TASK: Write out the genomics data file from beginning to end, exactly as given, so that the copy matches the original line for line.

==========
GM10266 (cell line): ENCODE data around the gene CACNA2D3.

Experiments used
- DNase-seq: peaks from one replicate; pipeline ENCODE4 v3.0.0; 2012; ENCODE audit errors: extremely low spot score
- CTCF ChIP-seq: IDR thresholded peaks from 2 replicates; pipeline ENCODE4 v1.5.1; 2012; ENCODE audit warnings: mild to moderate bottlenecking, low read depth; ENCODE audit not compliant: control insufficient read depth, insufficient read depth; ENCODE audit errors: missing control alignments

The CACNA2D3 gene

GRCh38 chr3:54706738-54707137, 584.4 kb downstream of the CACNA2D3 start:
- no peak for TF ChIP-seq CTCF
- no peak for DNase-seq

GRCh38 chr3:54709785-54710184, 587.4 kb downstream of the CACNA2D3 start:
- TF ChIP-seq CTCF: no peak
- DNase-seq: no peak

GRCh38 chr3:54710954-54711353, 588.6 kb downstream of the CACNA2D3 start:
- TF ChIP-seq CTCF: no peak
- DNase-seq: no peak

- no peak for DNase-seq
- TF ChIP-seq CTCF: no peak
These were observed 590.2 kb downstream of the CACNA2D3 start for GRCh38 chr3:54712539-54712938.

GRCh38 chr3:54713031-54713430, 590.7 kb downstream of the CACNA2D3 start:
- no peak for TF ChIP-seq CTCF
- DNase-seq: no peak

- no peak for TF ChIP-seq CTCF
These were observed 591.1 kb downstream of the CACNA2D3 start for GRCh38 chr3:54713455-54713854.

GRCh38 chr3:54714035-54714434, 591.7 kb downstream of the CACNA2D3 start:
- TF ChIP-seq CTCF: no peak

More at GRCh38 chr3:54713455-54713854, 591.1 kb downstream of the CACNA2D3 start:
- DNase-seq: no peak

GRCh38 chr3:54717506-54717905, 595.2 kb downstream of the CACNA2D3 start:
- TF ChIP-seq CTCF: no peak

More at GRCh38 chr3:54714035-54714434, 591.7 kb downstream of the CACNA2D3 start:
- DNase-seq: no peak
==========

GM10266 (cell line): ENCODE data around the gene CACNA2D3.

Experiments used
- DNase-seq: peaks from one replicate; pipeline ENCODE4 v3.0.0; 2012; ENCODE audit errors: extremely low spot score
- CTCF ChIP-seq: IDR thresholded peaks from 2 replicates; pipeline ENCODE4 v1.5.1; 2012; ENCODE audit warnings: mild to moderate bottlenecking, low read depth; ENCODE audit not compliant: control insufficient read depth, insufficient read depth; ENCODE audit errors: missing control alignments

The CACNA2D3 gene

GRCh38 chr3:54706738-54707137, 584.4 kb downstream of the CACNA2D3 start:
- no peak for TF ChIP-seq CTCF
- no peak for DNase-seq

GRCh38 chr3:54709785-54710184, 587.4 kb downstream of the CACNA2D3 start:
- TF ChIP-seq CTCF: no peak
- DNase-seq: no peak

GRCh38 chr3:54710954-54711353, 588.6 kb downstream of the CACNA2D3 start:
- TF ChIP-seq CTCF: no peak
- DNase-seq: no peak

- no peak for DNase-seq
- TF ChIP-seq CTCF: no peak
These were observed 590.2 kb downstream of the CACNA2D3 start for GRCh38 chr3:54712539-54712938.

GRCh38 chr3:54713031-54713430, 590.7 kb downstream of the CACNA2D3 start:
- no peak for TF ChIP-seq CTCF
- DNase-seq: no peak

- no peak for TF ChIP-seq CTCF
These were observed 591.1 kb downstream of the CACNA2D3 start for GRCh38 chr3:54713455-54713854.

GRCh38 chr3:54714035-54714434, 591.7 kb downstream of the CACNA2D3 start:
- TF ChIP-seq CTCF: no peak

More at GRCh38 chr3:54713455-54713854, 591.1 kb downstream of the CACNA2D3 start:
- DNase-seq: no peak

GRCh38 chr3:54717506-54717905, 595.2 kb downstream of the CACNA2D3 start:
- TF ChIP-seq CTCF: no peak

More at GRCh38 chr3:54714035-54714434, 591.7 kb downstream of the CACNA2D3 start:
- DNase-seq: no peak